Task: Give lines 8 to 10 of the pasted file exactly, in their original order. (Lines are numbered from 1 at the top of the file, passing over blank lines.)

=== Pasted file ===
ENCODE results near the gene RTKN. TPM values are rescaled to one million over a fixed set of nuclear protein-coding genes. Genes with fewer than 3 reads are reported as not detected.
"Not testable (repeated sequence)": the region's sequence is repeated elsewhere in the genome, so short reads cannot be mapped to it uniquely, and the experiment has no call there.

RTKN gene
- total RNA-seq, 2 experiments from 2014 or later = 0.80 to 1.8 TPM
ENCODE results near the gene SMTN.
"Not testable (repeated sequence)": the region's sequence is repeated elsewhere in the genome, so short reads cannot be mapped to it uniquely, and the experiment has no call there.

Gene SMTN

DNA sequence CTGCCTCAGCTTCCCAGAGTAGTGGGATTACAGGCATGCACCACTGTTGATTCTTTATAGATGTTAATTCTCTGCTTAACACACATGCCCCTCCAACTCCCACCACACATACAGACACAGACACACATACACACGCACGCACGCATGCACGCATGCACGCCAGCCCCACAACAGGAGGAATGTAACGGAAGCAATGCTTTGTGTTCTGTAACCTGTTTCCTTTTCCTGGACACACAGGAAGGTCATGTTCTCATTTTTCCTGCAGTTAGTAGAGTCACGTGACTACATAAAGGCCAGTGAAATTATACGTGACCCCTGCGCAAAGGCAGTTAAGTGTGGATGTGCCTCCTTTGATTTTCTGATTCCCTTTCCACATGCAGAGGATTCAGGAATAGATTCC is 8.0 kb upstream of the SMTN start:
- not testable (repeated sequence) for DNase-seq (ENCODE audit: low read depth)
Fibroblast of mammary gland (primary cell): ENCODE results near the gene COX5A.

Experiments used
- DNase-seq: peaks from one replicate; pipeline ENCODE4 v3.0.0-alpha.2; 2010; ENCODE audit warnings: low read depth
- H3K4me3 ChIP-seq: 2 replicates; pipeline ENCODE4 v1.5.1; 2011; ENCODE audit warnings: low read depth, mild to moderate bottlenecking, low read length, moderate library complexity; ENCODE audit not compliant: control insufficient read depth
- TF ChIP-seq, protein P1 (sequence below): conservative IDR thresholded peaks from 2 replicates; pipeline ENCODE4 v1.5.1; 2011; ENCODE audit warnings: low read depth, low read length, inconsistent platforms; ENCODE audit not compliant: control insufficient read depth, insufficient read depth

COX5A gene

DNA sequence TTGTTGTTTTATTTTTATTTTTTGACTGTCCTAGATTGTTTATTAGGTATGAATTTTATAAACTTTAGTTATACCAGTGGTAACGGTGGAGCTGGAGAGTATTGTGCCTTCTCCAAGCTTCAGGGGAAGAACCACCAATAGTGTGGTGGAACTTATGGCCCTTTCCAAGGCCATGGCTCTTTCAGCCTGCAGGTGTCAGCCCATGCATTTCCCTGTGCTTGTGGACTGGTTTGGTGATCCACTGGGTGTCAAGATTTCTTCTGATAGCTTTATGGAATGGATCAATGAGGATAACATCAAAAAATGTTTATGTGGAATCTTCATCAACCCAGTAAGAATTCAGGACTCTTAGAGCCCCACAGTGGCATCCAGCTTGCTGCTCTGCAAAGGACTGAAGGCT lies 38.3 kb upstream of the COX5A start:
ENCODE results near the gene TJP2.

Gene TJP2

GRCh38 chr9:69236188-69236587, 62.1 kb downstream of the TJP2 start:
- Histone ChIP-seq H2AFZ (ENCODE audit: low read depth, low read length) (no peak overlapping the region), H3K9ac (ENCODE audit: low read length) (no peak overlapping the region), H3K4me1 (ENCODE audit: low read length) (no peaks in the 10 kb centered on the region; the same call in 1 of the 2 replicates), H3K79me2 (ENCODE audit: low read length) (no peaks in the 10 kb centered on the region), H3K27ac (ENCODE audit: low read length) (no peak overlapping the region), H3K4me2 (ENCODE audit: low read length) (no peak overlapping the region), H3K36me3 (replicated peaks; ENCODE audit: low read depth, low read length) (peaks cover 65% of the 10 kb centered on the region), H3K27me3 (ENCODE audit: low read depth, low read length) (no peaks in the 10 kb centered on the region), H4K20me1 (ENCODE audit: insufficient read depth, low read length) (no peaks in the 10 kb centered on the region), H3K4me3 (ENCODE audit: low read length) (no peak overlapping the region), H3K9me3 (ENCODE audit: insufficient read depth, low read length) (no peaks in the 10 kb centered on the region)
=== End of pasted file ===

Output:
DNA sequence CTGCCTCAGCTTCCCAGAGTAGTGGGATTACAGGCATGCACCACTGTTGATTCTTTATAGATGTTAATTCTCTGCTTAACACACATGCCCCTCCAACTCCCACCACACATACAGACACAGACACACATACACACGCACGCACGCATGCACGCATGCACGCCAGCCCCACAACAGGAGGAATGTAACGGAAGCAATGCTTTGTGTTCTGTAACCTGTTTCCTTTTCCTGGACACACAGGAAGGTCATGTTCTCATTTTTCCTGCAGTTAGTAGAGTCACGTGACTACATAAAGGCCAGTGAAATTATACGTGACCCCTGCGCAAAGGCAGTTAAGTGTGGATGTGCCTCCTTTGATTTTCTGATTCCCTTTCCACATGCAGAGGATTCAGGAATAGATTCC is 8.0 kb upstream of the SMTN start:
- not testable (repeated sequence) for DNase-seq (ENCODE audit: low read depth)
Fibroblast of mammary gland (primary cell): ENCODE results near the gene COX5A.